The AAFP Board of Directors has adopted as official Academy policy a new code of standards for working with for-profit companies in the health care sector. The voluntary CMSS Code for Interactions with Companies(www.cmss.org), which was developed by the Council of Medical Specialty Societies, or CMSS(www.cmss.org), calls for independent and transparent interactions between medical specialty organizations and industry.
The Academy will work toward adherence to the code within six months of CMSS' April 17 adoption date.
AAFP representatives to the council -- at the behest of the Academy's Board of Directors -- voted to affirm CMSS' yearlong effort, making the Academy one of 14 CMSS member organizations to initially sign on to the code.
The Chicago-based CMSS represents 32 medical specialty societies and provides a forum for member discussion on issues of national interest and mutual concern.
In an April 21 press release(www.cmss.org), CMSS EVP and CEO Norman Kahn, M.D., said the private sector plays a role in developing new treatments and medical advances. "Medical societies collaborate with industry in many ways that benefit medical practice," said Kahn. "We developed this code to ensure that those relationships are appropriate and to ensure public confidence in our objectivity and commitment to high-quality care."
The code incorporates core principles, including the assertion that any collaboration with a for-profit company in the health care sector should advance medical care for the benefit of patients. It also offers detailed guidance on implementation. Key areas covered include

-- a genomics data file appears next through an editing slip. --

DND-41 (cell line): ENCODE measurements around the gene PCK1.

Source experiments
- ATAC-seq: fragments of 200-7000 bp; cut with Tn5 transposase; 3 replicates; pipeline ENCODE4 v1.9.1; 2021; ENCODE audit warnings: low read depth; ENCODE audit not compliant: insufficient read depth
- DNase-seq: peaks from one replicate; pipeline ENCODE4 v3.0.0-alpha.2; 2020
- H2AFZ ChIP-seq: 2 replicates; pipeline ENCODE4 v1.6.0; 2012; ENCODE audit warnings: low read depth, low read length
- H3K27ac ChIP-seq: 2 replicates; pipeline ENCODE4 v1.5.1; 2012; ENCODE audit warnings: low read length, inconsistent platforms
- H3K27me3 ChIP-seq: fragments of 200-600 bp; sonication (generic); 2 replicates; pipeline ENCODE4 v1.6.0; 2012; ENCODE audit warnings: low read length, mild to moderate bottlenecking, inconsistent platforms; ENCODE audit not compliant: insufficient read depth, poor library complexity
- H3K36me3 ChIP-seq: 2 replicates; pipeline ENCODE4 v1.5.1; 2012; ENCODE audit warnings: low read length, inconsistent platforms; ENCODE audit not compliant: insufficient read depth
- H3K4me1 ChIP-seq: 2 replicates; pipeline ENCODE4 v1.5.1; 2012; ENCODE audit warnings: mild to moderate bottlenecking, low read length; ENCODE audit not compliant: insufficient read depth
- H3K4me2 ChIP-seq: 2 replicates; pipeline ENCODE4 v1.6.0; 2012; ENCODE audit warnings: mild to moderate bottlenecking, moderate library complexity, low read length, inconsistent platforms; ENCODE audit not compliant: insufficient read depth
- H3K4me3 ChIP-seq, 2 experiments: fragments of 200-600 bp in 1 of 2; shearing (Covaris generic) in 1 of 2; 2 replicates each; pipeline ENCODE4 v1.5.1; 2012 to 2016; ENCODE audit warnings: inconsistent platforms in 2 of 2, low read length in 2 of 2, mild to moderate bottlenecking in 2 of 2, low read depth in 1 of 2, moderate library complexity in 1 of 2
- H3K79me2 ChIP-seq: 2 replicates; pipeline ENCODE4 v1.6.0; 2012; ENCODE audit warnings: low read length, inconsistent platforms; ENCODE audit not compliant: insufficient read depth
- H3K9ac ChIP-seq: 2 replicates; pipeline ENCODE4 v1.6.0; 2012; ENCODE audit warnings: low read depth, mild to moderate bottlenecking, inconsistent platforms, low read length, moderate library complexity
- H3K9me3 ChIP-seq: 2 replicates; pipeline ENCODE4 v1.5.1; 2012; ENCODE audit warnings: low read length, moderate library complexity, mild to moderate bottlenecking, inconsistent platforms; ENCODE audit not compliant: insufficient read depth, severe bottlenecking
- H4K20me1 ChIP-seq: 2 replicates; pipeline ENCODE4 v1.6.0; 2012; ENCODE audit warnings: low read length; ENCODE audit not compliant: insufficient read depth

- conflicts of interest,
- financial disclosure and
- independent program development.
The document also outlines principles of independent leadership that would prohibit key leaders in a medical specialty society, such as the president or CEO or the editor-in-chief of a society journal, from having direct financial relationships with "relevant" for-profit companies in the health care sector.
Daniel Ostergaard, M.D., the AAFP's vice president for professional activities and a representative to CMSS, called the AAFP's decision to embrace the code another example of Academy's commitment to voluntary self-regulation of its relationships with private industry.
"The Academy has a long history of adherence to the highest ethical standards," said Ostergaard. He praised the high level of detail provided in the document, saying it would provide a road map for the Academy as it continues to pursue honest and open collaborations with private-sector companies.